Injuries are an athlete’s worst nightmare. In fact, nothing at the moment can be more upsetting than a knee injury to set you back. These knee injuries are not just career threatening problems, but also could be affecting you in your present daily activities.
Whether you are an athlete, weekend warrior, or daily career veteran every step you take could be agonizing by one of these knee injuries that you have recently sustained or an old injury that may have left you with chronic pain.
When an injury or condition is diagnosed the description often is more frightening than the prognosis. To help you understand, we quickly outlined two very common knee injuries, a lateral meniscus tear and a medial meniscus tear; plus, a solution you may have not considered.
The meniscus are two semi circular cartilage discs (medial and lateral) which act as shock absorbers in the knee joint. They are commonly injured by excessive twisting motions causing symptoms of pain on the inner surface of the knee joint (for medial tears) or pain on the outside of the knee joint (for lateral tears). The individual may also have difficulty weight bearing with a feeling of the knee locking or giving way.
What Is A Lateral Meniscus Tear?
The lateral meniscus sits on the outside of the upper surface of the tibia (shin bone). It is an essential shock absorber in the knee joint and allows even weight distribution through the joint between the tibia and femur (thigh bone) during weight bearing activities. The lateral meniscus is less commonly injured compared to the medial meniscus as it does not attach to as many structures.
Causes of a Lateral Meniscus Tear
The most common cause of this type of injury is a twisting at the knee which can occur in many sports including football, soccer, gymnastics and skiing. The lateral tear often happens when the foot is fixed on the ground while another exerted force causes excessive twisting such as a blow from a tackle or landing from a jump. Overuse meniscal injuries can also occur as a result of repetitive twisting and weight bearing, leading to degeneration of the cartilage.
What Is A Medial Meniscus Tear?
The medial meniscus sits on the inside of the upper surface of the tibia (shin bone). It is another essential shock absorber in the knee joint and allows even weight distribution through the joint between the tibia and femur (thigh bone) during weight bearing activities. The medial meniscus is attached to the medial collateral ligament (MCL) and joint capsule making it more prone to injury than the lateral meniscus due to its reduced mobility.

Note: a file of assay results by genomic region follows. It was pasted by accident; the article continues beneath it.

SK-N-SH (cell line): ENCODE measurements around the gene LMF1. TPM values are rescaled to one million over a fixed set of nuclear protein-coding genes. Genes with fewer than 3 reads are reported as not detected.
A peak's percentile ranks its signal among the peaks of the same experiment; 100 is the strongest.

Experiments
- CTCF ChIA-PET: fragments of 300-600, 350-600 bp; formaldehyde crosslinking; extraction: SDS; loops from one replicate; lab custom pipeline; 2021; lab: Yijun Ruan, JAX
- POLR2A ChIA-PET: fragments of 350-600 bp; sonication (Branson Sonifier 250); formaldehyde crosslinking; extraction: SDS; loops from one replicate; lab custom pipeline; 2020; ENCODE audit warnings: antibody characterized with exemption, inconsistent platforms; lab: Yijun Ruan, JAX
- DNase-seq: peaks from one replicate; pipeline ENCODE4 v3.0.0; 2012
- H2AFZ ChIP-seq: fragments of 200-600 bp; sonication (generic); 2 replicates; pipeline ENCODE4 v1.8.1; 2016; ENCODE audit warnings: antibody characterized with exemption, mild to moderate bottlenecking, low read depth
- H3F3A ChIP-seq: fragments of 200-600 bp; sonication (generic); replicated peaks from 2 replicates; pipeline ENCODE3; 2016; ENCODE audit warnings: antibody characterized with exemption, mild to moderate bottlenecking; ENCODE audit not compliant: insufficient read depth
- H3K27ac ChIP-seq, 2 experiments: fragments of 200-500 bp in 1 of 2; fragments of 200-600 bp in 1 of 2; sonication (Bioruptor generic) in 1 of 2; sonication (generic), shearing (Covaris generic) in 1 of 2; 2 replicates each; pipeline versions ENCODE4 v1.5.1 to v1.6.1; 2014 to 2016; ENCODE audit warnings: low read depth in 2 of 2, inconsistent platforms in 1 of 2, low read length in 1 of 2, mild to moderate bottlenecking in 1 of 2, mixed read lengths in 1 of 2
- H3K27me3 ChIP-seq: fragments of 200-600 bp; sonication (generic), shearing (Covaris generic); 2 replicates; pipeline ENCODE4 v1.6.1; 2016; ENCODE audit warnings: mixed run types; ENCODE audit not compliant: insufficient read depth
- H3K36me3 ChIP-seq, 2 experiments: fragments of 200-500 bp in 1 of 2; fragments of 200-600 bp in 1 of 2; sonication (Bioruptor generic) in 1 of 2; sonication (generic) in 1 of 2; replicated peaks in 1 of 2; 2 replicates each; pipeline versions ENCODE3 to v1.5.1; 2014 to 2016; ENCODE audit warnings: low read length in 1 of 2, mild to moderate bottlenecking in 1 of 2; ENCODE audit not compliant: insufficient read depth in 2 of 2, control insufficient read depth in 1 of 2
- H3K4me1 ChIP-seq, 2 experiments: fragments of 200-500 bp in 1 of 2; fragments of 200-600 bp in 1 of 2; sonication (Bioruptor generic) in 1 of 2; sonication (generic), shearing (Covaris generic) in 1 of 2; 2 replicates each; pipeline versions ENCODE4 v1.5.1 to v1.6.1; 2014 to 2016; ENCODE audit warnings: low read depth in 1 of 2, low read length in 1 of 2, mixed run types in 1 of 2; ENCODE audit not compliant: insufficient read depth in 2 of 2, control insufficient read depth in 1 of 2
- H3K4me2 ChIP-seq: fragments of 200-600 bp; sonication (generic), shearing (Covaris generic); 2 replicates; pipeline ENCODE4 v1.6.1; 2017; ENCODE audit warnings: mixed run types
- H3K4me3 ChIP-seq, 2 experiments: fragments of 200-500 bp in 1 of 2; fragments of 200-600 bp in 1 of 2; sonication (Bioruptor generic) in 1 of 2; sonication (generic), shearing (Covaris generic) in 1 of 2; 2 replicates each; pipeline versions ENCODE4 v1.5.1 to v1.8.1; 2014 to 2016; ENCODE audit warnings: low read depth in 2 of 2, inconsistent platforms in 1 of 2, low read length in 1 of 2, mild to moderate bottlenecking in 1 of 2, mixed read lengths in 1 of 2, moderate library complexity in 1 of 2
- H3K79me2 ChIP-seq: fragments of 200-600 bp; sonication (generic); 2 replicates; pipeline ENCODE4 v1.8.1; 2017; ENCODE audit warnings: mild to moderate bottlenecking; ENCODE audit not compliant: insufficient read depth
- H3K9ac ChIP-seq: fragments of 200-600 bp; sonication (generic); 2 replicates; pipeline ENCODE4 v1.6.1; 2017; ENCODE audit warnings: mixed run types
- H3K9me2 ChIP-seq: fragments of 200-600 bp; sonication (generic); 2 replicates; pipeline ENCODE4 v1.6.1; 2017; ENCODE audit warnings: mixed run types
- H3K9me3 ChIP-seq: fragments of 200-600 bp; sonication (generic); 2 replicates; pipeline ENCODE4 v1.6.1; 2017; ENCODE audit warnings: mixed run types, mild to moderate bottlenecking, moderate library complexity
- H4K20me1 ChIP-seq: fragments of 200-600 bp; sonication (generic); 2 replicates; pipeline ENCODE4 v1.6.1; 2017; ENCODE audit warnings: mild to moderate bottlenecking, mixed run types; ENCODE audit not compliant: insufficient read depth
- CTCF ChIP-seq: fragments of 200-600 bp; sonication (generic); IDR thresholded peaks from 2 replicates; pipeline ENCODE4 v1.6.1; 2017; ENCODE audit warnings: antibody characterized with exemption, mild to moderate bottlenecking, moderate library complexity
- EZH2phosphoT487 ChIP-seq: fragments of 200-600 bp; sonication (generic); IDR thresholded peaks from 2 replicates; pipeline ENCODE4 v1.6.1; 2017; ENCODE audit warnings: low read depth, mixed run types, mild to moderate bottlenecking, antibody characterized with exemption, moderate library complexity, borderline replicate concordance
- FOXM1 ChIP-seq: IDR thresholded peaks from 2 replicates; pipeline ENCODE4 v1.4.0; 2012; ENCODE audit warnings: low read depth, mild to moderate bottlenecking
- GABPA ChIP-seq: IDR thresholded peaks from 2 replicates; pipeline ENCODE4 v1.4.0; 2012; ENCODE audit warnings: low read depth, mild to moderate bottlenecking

Causes of a Medial Meniscus Tear
External forces such as a tackle to the outside of the leg are prone to injure the medial meniscus. As it has restricted mobility, it can often become injured as a result of damage to the MCL and anterior cruciate ligament (ACL). The most common cause of injury is a twisting at the knee which can occur in many sports including rugby, football, tennis and skiing. Overuse meniscal injuries can also occur as a result of excessive twisting and weight bearing, leading to degeneration of the cartilage.
Symptoms of a Lateral or Medial Meniscus Tear
Symptoms of a tear include a sharp pain on the outer surface of the knee for a lateral tear and a sharp pain on the inner surface of the knee for a medial tear. Swelling occurs along with pain when rotating the knee and a sense of weakness or “giving way”. The knee may lock during certain movements and the individual may be unable to bend the knee fully or weight bear on the injured side, depending on the severity of damage.
So What Can I do?
It is important to rest the joint and avoid the movements which aggravate the symptoms. Icing is important to help ease the pain and any swelling that may be present.
In recovery it is important to avoid placing your body in an unbalanced position for a long duration of time. As your body is leaning away from the injury the body will be constantly compensating. This compensation with lead to greater stress on the joints, predisposing to further muscle strains and ongoing distortions to other parts of your body which will cause wear and tear in other areas of the spine, pelvis and opposite knee. Over time this abnormal posture of imbalances and poor alignment becomes the new normal causing more wear and degeneration leading to chronic pain and degenerative conditions.
A Solution Not Yet Used Enough!
If you have had a recent knee injury or are a fallen hero of years gone by who are suffering with knee pain, come and get a check up by an expert in human mechanics. Our expert team not only has solutions to help heal faster and correctly, but has the equipment and game plan to build you stronger to win any game you may choose to play in life.
For Your Health,
Dr. Jill Dortch